Writing Content

Stanford obsesses about how to get passionate people’s blogs noticed and promoted at Pushing Social.

Great posts often get ignored.

It shouldn’t happen. Literary masterpieces should be revered but that just isn’t the case in the blogosphere.

On a blog, a post has a few seconds to capture and pull in a reader. The writer needs to state their idea and immediately begin to persuade, entertain, and motivate.

Putting aside grammar, spell-checking, and similar post QA techniques, editors commonly rely on a suite of tactics to help boost the communications value of content. They’re easy to apply, and don’t take a whole lot of expertise or time. Perhaps you can (or do?) use them to hone your posts.

Ali’s recent post discouraged us from forcing creativity. If you don’t feel it, she said, don’t write. Yet Gretchen recommends sitting down and writing every day, because you’ll get in a rhythm and stay connected to your material.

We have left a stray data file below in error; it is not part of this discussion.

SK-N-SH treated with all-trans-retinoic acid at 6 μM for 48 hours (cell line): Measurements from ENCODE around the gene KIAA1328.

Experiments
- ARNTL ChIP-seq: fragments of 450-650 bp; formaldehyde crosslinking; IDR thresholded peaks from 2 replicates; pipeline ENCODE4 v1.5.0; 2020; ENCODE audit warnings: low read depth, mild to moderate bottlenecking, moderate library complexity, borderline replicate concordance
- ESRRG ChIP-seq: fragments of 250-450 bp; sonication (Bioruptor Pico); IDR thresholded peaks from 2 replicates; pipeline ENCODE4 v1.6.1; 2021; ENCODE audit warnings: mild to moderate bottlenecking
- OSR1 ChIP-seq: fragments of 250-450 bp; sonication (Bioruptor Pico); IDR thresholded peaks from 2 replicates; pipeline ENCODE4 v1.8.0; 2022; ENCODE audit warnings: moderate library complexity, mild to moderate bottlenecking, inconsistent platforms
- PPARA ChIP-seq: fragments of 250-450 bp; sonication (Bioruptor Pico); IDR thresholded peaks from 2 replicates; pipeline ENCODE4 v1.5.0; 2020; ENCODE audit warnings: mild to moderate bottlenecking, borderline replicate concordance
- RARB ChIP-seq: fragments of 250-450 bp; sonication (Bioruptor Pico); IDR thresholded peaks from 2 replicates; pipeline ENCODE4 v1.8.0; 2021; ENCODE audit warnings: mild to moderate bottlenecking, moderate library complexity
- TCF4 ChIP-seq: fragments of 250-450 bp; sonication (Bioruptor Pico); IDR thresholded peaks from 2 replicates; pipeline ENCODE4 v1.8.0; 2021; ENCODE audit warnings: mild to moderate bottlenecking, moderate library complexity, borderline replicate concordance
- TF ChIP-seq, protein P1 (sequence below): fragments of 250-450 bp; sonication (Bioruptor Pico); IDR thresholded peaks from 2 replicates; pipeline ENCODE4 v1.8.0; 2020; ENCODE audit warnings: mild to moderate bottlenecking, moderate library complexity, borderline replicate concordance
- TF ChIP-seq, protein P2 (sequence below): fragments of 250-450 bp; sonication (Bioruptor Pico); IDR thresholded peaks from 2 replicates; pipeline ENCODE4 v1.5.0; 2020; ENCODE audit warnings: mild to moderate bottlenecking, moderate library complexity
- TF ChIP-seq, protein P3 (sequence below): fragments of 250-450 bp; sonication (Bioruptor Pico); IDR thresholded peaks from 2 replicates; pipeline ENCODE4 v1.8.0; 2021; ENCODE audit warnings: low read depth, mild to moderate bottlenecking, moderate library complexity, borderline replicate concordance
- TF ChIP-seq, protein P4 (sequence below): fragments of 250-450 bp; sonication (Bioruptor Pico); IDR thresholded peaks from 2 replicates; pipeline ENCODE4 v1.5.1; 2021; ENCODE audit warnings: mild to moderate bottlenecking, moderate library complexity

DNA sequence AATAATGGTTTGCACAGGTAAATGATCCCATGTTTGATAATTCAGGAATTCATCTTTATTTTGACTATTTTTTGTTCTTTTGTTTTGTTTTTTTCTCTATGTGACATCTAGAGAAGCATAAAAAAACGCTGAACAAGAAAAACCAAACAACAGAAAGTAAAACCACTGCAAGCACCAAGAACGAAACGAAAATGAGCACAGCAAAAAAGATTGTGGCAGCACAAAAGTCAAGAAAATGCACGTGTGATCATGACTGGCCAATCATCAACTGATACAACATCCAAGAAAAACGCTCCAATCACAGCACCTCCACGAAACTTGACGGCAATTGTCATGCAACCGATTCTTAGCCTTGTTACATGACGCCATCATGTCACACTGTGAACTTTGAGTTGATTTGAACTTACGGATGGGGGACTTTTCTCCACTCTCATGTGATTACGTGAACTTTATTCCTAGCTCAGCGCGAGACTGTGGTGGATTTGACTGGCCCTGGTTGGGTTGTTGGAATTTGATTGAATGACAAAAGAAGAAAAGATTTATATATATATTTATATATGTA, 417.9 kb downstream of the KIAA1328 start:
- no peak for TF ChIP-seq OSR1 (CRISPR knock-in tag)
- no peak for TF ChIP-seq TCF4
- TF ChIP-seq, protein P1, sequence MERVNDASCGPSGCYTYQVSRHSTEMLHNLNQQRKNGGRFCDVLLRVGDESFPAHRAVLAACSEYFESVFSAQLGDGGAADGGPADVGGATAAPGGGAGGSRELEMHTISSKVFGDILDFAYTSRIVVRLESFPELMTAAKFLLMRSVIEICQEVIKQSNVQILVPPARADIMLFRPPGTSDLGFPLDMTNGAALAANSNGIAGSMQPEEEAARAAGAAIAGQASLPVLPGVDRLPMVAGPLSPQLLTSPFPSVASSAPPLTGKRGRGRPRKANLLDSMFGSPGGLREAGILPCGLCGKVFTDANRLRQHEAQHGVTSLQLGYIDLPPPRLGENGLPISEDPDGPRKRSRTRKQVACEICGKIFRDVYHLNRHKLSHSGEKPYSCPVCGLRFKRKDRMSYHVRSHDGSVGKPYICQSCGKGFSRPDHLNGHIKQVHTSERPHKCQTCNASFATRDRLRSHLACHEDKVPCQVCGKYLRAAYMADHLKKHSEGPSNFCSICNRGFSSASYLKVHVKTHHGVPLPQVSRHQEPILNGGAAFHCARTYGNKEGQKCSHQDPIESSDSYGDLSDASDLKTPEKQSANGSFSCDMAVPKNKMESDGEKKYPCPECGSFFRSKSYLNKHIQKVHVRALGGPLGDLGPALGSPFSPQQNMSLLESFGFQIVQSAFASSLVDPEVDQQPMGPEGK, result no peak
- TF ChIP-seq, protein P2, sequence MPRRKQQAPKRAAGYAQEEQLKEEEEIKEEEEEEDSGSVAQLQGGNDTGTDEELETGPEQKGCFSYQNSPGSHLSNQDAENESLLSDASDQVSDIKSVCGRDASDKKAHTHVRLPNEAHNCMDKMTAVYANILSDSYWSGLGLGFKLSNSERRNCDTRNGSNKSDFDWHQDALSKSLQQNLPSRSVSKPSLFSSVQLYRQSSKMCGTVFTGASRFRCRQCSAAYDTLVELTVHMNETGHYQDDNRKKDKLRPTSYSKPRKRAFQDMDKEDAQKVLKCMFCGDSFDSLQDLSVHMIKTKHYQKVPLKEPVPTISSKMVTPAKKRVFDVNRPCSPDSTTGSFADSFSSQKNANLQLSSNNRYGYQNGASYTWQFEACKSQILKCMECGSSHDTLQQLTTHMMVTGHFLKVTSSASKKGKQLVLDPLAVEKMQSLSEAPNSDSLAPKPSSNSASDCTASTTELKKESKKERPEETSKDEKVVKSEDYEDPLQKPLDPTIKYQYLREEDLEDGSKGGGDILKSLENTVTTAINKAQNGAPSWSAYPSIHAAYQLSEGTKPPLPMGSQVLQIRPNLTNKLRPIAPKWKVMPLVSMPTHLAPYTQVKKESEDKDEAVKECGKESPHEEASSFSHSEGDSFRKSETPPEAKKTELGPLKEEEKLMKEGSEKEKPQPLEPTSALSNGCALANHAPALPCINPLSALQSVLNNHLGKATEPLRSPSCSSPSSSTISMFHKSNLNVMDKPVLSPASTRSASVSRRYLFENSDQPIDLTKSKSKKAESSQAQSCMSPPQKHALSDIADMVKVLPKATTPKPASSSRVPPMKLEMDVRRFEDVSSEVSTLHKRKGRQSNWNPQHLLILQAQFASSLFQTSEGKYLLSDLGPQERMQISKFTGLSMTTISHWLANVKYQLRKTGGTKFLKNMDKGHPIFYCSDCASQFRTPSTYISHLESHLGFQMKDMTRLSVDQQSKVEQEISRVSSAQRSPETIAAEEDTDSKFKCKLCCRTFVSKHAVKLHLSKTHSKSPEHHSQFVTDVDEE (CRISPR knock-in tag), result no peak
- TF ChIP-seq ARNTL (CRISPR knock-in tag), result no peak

This guest post is by Ali Luke, from The Creativity Toolbox.

How creative are you? A lot of bloggers feel that they’re not very creative people. Perhaps they come from a technical background. Perhaps they’ve never picked up a paintbrush in their life, and think that means they’re not creative. Perhaps they see creativity as something for other people.

Consider these two ideas: tennis and your lounge room. These ideas appear disparate. Tennis? My lounge room? So what? Put a Nintendo Wii into the picture. Now you have a frame—or context—for the two ideas. Within the frame provided by the Nintendo Wii, tennis in your lounge room makes sense.

A frame is a great way to communicate information. In journalism, it’s called a hook, or story angle. In marketing, the frame is provided by a product’s unique selling proposition. And a frame is something that bloggers can use to immediately draw users in and keep them reading.


Image by @lox

How do you define what a “blog” is? Back in the day, a blog was a weblog—an online journal. This definition had connotations of timeliness, of narrative, and of a personal focus.

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